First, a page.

New Dunn County petition to circulate
WILLISTON -- A new petition will be circulated in Dunn County to seek a grand jury investigation of Gov. Jack Dalrymple after a judge dismissed a petition last week in part due to a lack of qualified signatures.
Meanwhile, Grand Forks attorney David Thompson said he will file an appeal to the North Dakota Supreme Court this week regarding Southwest Judicial District Judge William Herauf's ruling that Dunn County is not the appropriate venue for the petition.
Thompson said a new petition seeking a citizen-initiated grand jury process has been prepared and will be filed at the same time as he pursues an appeal.
"We're going to start from scratch," Thompson said. "A number of the people will certainly be the same."
Paul Sorum, the independent candidate for governor who asked Thompson to draft the petition, said Monday the effort to collect signatures will begin soon.
The petition alleges that oil industry campaign contributions accepted by Dalrymple's campaign could be considered bribery.
Dalrymple serves as chairman of the North Dakota Industrial Commission, which was considering a controversial "mega-unit" for drilling oil in Dunn County about the same time he received some of the contributions.
For the petition that was filed Nov. 2, organizers needed at least 167 signatures based on the number of Dunn County residents who voted in the most recent governor's race.
A total of 2,017 people voted for governor in Dunn County on Nov. 6, according to the Dunn County Auditor's Office. Sixty percent voted for Dalrymple.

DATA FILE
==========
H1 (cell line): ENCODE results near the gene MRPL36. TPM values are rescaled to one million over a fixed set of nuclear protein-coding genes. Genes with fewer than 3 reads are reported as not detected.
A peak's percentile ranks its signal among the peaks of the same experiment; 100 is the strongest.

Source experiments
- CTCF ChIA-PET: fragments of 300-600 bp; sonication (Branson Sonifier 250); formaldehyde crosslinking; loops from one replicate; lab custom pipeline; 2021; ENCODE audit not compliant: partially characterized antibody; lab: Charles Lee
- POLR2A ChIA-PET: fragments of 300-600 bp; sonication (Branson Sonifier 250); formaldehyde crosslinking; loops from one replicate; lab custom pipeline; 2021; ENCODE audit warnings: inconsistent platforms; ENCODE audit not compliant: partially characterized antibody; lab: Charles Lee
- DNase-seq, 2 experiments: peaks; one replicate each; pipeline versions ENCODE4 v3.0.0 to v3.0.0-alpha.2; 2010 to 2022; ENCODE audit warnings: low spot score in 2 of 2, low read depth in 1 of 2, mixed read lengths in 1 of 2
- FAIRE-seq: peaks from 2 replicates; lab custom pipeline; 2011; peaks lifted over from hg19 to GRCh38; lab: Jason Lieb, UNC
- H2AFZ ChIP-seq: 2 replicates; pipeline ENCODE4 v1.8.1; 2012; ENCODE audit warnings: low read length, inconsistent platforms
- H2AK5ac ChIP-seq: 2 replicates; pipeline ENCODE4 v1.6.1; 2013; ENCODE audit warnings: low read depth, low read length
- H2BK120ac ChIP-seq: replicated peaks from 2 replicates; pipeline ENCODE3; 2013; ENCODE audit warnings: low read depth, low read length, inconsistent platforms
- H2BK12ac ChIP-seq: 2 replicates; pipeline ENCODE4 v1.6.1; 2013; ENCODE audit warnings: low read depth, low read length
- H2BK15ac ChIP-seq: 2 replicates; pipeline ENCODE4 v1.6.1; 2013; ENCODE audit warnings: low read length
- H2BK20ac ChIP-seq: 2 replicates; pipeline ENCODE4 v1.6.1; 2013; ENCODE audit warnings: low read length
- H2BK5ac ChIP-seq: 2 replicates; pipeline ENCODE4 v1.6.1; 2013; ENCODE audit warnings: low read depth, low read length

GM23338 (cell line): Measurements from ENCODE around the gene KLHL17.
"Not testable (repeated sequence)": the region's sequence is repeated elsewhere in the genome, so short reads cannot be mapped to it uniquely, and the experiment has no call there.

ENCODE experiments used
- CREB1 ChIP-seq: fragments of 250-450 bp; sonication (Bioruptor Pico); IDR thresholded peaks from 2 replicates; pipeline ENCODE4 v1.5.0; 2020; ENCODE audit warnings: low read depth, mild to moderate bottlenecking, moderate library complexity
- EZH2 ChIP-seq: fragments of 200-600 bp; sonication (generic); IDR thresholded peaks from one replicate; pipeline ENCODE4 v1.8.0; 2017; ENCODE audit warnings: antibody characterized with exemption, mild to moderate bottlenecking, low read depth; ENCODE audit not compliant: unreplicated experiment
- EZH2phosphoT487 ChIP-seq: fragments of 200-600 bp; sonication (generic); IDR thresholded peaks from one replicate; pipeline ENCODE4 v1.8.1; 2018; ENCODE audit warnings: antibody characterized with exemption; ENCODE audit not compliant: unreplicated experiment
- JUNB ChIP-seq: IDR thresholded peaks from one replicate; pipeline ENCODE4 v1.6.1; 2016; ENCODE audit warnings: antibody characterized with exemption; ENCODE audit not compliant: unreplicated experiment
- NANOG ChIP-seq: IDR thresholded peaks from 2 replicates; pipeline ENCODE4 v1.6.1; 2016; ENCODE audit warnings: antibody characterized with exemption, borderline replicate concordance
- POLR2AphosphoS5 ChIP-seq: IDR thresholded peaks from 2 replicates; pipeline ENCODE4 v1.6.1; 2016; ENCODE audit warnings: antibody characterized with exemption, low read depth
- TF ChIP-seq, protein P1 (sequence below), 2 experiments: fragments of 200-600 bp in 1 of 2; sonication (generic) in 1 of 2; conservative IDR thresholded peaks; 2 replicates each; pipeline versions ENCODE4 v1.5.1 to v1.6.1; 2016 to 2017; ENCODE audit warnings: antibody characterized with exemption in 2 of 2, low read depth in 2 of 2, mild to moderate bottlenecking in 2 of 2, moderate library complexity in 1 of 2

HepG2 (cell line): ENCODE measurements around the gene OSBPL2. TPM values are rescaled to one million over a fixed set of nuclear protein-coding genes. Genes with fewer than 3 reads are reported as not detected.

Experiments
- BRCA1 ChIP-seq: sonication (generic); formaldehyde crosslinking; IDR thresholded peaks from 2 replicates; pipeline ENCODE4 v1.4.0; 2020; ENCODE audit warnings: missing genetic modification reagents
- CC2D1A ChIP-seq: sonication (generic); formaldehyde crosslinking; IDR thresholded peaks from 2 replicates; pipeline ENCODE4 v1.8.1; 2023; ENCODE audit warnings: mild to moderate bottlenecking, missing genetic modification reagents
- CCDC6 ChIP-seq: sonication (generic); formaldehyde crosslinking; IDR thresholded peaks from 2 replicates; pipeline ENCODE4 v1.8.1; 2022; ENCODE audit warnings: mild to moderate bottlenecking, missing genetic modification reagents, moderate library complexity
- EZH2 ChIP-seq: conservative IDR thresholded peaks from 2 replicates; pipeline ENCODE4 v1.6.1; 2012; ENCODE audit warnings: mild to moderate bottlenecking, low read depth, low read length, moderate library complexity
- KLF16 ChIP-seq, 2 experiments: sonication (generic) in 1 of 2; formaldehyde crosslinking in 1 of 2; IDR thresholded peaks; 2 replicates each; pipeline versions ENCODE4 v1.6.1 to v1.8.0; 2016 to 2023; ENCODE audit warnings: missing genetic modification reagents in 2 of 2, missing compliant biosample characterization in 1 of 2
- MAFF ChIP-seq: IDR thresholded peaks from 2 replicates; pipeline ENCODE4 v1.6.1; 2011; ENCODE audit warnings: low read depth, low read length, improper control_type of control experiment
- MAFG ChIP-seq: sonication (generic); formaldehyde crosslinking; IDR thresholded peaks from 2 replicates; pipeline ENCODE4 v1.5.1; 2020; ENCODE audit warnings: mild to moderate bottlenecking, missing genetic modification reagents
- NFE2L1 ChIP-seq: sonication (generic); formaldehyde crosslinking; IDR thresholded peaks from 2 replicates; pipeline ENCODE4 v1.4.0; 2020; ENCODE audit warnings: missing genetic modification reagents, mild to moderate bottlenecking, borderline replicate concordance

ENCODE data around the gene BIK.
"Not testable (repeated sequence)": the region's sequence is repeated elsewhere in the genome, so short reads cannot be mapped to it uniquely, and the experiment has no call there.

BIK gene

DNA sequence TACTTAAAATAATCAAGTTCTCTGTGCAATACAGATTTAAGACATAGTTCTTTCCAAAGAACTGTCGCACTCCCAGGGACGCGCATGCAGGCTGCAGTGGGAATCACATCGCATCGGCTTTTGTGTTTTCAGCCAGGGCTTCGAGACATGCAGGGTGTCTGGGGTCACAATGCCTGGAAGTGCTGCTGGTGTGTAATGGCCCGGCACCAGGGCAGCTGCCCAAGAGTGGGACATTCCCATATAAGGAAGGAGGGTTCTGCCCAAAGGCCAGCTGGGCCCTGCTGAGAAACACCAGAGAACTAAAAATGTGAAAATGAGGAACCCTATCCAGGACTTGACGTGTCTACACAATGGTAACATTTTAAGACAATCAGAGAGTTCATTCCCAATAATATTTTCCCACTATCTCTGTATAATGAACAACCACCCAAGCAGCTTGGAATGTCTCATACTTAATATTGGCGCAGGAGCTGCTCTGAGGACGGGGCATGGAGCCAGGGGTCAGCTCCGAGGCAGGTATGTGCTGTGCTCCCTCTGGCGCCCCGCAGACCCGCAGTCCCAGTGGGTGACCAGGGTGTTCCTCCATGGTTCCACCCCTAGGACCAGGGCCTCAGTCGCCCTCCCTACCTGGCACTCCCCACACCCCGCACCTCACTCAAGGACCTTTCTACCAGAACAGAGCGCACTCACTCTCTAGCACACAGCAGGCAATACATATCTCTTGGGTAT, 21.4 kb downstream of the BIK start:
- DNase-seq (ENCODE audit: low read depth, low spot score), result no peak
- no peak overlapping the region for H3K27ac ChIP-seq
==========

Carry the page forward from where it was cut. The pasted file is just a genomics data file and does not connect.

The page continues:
Even though the number of signatures will be greater this time at 201 or 202, Sorum said he doesn't expect that to be a problem.
"It's going to be relatively easy to get the number of signatures," he said, adding that the last effort took three days.
The appeal will focus on Herauf's ruling that Dunn County is not the appropriate venue for a grand jury investigation because there are no allegations that any Dalrymple received any of the campaign contributions in question in Dunn County.
Thompson said he will argue that Dunn County is the appropriate venue because that is where the consequences of the alleged actions occurred. He said North Dakota Century Code supports his argument.
Thompson also plans to argue that the court erred by not holding a hearing regarding the signatures.
Herauf identified seven petitioners who indicated that their addresses are outside of Dunn County. Absent those seven signatures, the total falls to 166.
Herauf also questioned 55 signatures that list post office boxes, which is a mailing address, not a residential address. In addition, Herauf noted that 16 signatures were absent addresses and also subject to exclusion.
Thompson said he believes the judge erred by drawing conclusions about those signatures without holding an evidentiary hearing.
"We feel that it's important to have the Supreme Court adjudicate these issues where we believe the district court committed directly identifiable error," Thompson said.
Dalrymple's campaign has said the allegations in the petition are baseless and the effort was politically motivated.